How do you choose a coffee filter?

We’ve given an Introduction to Pour Over Methods, which highlights Chemex and V60 differences, and introduces Japanese-style iced coffee. But have you ever wondered what the difference is between filters and how to choose a pour over coffee filter?

While some people use cloth or metal filters, the majority of coffee buyers use unbleached or bleached paper filters. If you’re interested in a 5 minute history of the invention of paper filters and how they’re made, check out this video from the Science Channel. It all started with one woman’s effort to get rid of the bitter taste in her coffee.

Which filter is right for you?

Choosing a filter will largely depend on your coffee brewing methods. Major companies such as Chemex and Hario V60 have specifically designed filters for their pour over brewing method. Chemex filters are thicker, which results in a more tea-like body, and V60 filters are thinner, producing a fuller body.

Chemex has both pre-folded square and pre-folded circle oxygen bleached filter options for their brewing devices, as well as a natural, unbleached square option. All of the filters are cone shaped, which ensures uniform extraction.

V60 has both oxygen bleached and unbleached paper filters for each of their 3 sizes of V60.

If you’re wanting to get into more detail, this video on different Hario filter papers and how they impact taste from Harry Shin in his Coffee for Thought video series was interesting. It turns out, filters (can be) a way to fine tune your brewing recipe, in addition to major factors such as grind size, dose, and brewing time.

Bleached vs. Unbleached Coffee filters

The difference between bleached and unbleached filters is that bleached filters have been whitened, either through oxygen bleaching or chlorine bleaching. Many retailers have started to use oxygen bleaching, which is better for the environment, and will specify their process.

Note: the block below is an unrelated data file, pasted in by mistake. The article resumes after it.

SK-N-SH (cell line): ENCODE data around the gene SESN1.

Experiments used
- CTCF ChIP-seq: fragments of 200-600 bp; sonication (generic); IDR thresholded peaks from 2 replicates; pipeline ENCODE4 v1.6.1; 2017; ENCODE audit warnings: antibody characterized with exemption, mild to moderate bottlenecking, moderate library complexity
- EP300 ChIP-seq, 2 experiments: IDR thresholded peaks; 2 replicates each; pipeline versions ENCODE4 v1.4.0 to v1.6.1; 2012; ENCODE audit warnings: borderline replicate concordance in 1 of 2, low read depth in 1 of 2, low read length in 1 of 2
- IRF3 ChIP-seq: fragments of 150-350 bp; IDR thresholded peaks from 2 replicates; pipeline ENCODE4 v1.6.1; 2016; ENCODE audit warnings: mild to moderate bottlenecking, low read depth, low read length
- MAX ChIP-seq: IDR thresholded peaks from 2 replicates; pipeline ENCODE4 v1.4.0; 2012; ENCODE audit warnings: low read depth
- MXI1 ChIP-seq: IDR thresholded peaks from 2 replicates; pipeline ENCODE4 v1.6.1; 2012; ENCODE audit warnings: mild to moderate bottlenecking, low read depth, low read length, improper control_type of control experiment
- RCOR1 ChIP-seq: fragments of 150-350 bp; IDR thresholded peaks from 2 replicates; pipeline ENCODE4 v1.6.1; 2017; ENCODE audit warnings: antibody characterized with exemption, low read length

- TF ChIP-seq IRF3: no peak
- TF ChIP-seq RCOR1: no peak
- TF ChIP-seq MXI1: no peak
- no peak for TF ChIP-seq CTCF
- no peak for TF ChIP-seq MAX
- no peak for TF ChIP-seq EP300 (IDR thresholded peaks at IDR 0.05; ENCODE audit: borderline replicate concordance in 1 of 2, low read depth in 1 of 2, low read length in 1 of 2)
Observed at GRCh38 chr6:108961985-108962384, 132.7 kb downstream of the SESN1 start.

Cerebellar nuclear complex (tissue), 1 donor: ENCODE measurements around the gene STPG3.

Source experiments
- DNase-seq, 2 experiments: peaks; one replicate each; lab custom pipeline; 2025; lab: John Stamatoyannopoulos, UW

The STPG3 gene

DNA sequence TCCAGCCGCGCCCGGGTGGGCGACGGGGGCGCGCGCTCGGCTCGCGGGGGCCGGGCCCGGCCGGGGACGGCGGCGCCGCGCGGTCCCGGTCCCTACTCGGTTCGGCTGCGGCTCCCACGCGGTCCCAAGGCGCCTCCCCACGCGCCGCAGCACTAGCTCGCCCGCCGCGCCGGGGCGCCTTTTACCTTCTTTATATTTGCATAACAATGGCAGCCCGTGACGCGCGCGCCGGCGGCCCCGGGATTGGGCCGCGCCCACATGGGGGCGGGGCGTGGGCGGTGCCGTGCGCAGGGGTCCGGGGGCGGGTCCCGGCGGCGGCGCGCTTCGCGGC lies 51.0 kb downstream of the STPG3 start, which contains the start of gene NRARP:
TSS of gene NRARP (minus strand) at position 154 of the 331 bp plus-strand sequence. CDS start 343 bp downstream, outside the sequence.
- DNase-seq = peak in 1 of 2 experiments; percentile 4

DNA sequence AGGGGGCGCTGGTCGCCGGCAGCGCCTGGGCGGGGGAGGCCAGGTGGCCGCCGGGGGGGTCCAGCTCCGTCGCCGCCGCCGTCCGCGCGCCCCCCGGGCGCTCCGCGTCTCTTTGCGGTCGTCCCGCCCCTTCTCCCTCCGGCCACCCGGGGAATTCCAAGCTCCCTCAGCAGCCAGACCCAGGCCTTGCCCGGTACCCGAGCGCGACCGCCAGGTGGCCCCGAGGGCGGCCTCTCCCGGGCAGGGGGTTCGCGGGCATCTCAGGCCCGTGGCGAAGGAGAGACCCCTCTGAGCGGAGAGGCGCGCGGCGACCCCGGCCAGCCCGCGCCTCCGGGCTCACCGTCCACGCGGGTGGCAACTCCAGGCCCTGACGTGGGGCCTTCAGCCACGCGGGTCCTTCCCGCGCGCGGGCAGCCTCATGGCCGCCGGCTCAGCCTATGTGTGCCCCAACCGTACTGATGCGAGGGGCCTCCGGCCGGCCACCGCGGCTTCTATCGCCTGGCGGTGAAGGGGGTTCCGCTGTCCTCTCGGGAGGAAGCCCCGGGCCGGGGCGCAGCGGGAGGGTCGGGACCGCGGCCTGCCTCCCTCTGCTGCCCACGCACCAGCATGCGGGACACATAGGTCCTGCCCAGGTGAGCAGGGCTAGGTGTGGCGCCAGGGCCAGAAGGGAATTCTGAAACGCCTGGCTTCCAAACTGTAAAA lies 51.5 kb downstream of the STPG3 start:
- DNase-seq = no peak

Unbleached coffee filters are said to compost and biodegrade faster since they are less processed, so if your focus is more on environmental impact, that’s a good option. They can also leave a lingering paper taste if not properly rinsed. Whichever filter you choose, you’ll want to rinse your filter.

Rinse or “pre-wet” your paper filter

By rinsing your paper filter, the filter bonds to your pour over brewer and eliminates any potential air pockets. It also pre-warms your brewer and cup. Maintaining a consistent temperature is important to retaining the aroma and flavor of your coffee. These methods are used by baristas and coffee lovers wanting to know how to make a perfect pour over coffee, wondering how to up their coffee game. To rinse your pour over coffee filter:

  1. Place your filter in your brewing device
  2. Pre-wet the filter by pouring hot water, making sure to evenly distribute water
  3. Pour out the water (you’ll need to do this with a Chemex, if you’re rinsing a V60 over a sink, you may not need to)
  4. If needed, rinse one more time

Check out our brew guides and video tutorials

If you’re new to pour overs or want to try a different brewing method, check out our brew guides and video tutorials on our Klatch Coffee Youtube Channel. Here’s one for a 5 Step Pour Over when brewing with Chemex.

And if you’re looking for beans, check out our Find Your Beans quiz and Subscription options.

Happy brewing!

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